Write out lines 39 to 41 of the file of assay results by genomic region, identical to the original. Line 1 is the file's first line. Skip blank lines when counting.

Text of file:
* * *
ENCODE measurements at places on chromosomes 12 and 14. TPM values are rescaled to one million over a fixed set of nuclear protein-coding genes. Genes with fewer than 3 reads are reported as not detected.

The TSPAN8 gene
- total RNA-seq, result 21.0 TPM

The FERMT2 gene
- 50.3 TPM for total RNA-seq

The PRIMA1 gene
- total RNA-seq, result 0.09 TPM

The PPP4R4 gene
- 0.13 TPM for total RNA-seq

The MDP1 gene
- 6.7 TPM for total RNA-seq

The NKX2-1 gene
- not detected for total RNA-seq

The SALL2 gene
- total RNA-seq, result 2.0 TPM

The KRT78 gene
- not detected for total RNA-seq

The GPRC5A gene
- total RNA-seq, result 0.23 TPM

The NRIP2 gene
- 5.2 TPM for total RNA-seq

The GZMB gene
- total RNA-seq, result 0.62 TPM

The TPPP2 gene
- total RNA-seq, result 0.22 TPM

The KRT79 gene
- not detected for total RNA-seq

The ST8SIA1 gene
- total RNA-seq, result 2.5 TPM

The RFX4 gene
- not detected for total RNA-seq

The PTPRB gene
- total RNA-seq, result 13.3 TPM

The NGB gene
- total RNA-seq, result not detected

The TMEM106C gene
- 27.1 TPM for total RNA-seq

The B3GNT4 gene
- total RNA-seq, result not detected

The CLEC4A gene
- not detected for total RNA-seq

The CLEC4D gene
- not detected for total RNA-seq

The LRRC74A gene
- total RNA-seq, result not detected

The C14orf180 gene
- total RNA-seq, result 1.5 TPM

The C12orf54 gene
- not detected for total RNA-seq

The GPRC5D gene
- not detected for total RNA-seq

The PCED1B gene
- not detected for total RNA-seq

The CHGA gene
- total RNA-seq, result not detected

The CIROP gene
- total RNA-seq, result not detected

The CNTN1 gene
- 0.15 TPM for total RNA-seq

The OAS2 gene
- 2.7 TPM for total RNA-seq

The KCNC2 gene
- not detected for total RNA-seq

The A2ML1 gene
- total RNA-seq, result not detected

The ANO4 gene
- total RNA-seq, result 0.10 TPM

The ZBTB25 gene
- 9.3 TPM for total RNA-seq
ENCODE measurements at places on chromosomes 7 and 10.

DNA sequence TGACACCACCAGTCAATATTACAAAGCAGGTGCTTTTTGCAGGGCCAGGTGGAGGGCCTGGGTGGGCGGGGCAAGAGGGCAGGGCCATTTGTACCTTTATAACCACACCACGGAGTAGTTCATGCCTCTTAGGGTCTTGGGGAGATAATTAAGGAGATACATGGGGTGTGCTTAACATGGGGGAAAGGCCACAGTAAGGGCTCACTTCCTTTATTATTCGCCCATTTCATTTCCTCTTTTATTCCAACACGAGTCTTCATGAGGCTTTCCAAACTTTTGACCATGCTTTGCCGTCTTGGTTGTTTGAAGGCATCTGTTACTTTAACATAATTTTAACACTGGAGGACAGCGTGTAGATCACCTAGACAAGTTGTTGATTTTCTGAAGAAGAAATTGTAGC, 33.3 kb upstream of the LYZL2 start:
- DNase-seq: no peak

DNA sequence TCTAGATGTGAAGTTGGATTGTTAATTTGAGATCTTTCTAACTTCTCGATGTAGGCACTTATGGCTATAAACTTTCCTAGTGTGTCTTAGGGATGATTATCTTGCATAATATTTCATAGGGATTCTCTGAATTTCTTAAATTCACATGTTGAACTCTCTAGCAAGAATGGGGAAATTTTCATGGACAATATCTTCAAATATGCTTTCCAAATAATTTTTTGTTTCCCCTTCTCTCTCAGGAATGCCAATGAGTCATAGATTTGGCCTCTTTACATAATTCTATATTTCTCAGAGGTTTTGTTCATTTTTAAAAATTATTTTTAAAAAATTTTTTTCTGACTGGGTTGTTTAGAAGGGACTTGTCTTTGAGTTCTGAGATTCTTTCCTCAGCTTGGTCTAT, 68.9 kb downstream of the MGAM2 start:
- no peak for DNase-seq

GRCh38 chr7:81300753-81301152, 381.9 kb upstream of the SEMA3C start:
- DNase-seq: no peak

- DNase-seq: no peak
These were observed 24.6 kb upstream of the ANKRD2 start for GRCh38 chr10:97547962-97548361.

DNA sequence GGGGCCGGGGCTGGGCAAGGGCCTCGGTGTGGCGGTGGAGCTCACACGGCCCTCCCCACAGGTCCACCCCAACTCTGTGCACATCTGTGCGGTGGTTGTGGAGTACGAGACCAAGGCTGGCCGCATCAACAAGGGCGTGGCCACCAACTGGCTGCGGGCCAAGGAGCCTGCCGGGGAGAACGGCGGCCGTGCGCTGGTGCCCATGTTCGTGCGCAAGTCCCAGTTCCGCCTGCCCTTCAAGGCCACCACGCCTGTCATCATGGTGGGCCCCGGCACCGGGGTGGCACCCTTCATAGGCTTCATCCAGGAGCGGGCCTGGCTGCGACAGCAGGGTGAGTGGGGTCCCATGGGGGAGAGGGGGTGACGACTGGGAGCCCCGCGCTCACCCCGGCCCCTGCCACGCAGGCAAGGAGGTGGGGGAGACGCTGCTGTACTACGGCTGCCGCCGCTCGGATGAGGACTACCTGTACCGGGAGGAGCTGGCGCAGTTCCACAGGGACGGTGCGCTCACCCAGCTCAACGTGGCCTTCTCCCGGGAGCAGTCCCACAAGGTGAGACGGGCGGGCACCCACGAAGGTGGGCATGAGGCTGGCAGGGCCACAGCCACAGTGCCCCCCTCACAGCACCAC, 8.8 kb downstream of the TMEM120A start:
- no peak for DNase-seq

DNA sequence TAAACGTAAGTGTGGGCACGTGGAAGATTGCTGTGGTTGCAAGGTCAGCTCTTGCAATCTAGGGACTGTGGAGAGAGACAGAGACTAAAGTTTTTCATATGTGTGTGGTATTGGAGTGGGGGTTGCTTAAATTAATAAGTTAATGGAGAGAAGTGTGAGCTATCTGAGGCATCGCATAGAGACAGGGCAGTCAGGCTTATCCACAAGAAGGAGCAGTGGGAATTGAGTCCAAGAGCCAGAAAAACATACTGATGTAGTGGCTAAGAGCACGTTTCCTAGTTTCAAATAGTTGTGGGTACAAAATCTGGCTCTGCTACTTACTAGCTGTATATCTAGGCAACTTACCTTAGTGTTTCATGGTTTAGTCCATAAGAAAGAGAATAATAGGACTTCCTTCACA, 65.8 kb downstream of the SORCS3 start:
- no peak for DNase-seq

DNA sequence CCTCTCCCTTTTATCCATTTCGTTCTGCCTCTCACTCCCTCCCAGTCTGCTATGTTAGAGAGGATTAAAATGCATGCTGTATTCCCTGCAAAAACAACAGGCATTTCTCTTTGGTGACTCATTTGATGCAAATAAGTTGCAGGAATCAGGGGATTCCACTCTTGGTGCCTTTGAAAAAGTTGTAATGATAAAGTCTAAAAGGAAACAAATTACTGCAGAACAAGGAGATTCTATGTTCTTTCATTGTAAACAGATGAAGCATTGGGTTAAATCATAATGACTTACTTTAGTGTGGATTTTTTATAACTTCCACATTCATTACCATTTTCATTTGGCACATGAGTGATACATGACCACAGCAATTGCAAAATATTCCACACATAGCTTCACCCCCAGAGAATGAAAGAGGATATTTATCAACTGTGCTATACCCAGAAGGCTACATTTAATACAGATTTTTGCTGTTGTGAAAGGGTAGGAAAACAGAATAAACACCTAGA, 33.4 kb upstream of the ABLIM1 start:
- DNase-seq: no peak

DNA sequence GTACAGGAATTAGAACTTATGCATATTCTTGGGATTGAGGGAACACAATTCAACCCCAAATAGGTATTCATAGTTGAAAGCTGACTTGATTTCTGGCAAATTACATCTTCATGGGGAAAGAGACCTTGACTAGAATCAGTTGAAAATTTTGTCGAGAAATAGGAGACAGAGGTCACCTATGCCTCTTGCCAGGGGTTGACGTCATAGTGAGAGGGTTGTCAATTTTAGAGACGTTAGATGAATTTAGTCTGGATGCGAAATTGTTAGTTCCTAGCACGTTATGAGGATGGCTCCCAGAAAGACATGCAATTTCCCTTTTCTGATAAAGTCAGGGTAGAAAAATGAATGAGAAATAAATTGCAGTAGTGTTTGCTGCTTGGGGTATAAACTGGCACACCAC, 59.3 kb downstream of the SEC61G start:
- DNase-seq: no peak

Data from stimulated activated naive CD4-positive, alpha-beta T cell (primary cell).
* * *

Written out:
- total RNA-seq, result not detected

The CLEC4A gene
- not detected for total RNA-seq